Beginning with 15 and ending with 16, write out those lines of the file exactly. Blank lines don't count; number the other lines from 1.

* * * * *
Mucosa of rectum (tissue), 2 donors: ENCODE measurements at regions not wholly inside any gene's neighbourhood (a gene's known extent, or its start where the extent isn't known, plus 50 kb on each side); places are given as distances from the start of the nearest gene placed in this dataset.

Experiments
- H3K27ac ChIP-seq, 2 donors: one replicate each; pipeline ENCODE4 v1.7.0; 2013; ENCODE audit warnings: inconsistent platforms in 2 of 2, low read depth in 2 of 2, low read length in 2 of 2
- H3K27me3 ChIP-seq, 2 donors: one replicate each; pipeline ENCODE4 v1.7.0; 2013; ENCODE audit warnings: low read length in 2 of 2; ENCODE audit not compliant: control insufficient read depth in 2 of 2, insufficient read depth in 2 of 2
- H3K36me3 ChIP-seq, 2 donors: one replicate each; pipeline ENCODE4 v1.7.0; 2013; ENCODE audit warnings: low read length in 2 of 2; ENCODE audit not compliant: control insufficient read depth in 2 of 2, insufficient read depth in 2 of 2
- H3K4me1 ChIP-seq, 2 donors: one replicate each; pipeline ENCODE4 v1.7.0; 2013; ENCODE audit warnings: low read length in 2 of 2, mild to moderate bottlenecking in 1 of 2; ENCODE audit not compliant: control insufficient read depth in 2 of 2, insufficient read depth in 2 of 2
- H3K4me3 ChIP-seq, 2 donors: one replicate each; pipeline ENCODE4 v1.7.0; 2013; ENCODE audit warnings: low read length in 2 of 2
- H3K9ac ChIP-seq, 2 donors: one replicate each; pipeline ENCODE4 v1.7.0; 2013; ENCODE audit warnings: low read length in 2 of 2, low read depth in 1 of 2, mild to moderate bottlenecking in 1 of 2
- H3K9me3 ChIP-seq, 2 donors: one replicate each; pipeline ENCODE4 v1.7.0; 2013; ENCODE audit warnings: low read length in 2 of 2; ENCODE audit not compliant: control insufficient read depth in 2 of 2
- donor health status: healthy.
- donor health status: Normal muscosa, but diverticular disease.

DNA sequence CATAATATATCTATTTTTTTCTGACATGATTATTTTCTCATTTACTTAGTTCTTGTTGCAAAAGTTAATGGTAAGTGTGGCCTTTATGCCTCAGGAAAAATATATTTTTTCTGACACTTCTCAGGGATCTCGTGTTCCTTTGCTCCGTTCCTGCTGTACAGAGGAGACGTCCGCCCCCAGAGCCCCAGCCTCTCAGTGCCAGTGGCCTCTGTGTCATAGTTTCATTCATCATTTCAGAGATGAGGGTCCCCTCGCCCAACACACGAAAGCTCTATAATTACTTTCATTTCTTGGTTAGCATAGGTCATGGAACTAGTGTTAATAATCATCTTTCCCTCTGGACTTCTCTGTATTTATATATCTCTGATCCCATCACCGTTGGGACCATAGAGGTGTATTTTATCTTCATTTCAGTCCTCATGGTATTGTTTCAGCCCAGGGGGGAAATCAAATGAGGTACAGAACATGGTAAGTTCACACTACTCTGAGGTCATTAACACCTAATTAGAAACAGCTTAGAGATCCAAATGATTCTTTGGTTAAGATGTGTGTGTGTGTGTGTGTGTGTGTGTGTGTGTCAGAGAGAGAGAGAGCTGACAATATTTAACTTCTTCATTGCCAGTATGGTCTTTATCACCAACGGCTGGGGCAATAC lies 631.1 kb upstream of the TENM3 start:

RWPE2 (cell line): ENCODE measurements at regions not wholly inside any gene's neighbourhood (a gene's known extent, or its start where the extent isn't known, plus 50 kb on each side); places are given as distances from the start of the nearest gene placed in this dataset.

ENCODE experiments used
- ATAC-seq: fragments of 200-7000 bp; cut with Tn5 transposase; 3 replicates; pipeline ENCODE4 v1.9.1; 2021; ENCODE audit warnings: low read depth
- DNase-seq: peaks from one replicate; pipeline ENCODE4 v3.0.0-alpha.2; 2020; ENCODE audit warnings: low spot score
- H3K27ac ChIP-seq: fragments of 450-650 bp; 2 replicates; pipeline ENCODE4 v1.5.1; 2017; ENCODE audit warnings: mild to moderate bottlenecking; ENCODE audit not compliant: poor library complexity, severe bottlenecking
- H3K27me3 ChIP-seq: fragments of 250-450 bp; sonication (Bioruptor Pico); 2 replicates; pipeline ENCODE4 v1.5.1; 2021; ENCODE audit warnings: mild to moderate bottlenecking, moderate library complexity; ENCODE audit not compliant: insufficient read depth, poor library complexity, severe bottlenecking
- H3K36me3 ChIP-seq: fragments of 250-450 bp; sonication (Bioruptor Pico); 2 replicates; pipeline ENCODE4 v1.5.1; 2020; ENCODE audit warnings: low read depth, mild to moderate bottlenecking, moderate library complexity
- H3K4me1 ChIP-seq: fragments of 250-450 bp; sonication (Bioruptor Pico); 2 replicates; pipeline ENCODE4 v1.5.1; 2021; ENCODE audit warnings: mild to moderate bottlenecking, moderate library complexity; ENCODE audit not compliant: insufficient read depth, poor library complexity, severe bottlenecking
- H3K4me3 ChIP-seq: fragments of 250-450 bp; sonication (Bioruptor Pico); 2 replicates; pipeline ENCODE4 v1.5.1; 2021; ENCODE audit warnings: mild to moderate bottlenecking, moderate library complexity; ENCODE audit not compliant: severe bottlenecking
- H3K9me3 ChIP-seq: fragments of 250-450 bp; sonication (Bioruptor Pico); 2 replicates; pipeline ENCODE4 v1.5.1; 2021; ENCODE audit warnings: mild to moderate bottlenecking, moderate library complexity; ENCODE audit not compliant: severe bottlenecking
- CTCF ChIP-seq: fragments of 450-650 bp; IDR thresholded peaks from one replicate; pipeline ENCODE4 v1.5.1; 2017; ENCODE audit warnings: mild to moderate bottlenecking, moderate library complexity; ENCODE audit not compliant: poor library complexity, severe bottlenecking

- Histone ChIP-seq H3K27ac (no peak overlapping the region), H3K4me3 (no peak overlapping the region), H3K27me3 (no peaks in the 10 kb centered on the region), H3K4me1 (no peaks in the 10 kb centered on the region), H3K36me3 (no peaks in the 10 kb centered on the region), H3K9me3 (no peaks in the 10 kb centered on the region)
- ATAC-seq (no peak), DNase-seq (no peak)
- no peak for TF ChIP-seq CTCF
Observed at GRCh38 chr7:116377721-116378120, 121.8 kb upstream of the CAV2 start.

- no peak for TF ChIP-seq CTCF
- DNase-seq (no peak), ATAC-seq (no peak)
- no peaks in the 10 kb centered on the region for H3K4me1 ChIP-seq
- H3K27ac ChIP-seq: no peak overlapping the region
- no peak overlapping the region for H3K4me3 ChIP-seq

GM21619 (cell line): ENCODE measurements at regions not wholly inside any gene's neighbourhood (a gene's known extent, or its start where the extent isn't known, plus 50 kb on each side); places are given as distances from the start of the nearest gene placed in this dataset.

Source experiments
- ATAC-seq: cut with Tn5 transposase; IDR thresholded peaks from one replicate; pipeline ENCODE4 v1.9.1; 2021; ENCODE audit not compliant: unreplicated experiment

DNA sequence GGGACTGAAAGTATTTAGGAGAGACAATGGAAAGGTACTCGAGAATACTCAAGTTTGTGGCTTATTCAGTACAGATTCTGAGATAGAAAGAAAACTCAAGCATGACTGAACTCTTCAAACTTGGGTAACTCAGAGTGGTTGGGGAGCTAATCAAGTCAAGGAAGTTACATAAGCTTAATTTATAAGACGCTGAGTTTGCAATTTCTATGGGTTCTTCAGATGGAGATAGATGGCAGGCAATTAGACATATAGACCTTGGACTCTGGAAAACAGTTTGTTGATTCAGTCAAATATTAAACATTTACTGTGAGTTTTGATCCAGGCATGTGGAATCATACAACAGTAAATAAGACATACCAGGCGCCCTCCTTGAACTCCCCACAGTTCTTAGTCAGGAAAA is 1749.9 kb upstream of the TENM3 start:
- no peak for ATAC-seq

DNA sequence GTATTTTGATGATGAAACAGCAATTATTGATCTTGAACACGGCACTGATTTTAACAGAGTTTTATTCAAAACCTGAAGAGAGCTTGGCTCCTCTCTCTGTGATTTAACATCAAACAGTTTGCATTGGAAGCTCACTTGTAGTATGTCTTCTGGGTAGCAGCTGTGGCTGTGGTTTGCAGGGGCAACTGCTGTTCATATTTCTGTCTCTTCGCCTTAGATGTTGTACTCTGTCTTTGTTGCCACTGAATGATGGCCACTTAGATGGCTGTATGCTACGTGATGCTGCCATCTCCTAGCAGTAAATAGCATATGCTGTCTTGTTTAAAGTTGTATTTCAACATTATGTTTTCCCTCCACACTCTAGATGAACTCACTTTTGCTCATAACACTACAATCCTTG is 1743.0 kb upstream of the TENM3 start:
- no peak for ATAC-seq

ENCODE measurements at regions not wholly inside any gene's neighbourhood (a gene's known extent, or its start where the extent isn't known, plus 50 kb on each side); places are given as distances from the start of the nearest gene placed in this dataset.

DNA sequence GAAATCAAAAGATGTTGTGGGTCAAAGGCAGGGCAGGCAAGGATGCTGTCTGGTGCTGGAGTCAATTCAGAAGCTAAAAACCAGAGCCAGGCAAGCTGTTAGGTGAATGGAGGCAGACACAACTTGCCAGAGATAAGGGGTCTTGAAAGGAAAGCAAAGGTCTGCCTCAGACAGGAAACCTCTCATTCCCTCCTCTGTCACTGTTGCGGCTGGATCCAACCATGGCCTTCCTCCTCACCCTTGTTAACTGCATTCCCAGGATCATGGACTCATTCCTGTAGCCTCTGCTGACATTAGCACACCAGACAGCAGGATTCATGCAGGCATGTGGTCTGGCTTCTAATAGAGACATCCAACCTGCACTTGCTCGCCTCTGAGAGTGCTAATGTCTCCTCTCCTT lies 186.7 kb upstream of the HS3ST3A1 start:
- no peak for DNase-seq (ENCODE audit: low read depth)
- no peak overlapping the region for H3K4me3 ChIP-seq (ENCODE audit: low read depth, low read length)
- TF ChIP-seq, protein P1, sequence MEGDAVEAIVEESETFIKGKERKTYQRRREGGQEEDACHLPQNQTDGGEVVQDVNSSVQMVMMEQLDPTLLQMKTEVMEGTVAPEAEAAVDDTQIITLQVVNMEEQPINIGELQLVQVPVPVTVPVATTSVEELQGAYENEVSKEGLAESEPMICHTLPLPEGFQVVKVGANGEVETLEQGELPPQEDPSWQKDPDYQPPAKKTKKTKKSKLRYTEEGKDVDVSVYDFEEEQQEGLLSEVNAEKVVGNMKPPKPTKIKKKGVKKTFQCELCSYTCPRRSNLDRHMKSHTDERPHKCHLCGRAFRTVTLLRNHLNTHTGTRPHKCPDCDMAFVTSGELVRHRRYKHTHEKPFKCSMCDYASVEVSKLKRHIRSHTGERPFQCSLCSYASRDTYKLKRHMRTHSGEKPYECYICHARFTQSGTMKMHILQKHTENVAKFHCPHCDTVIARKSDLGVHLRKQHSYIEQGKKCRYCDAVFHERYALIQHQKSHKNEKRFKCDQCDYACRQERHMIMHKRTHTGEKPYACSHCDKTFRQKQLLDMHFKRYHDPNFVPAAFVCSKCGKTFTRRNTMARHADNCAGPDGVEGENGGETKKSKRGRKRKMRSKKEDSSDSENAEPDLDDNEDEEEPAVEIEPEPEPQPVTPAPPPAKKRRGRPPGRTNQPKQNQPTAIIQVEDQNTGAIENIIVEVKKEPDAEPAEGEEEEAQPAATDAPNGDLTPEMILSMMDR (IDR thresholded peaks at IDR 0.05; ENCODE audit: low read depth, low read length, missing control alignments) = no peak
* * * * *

- ATAC-seq: fragments of 200-7000 bp; cut with Tn5 transposase; 3 replicates; pipeline ENCODE4 v1.9.1; 2021; ENCODE audit warnings: low read depth
- DNase-seq: peaks from one replicate; pipeline ENCODE4 v3.0.0-alpha.2; 2020; ENCODE audit warnings: low spot score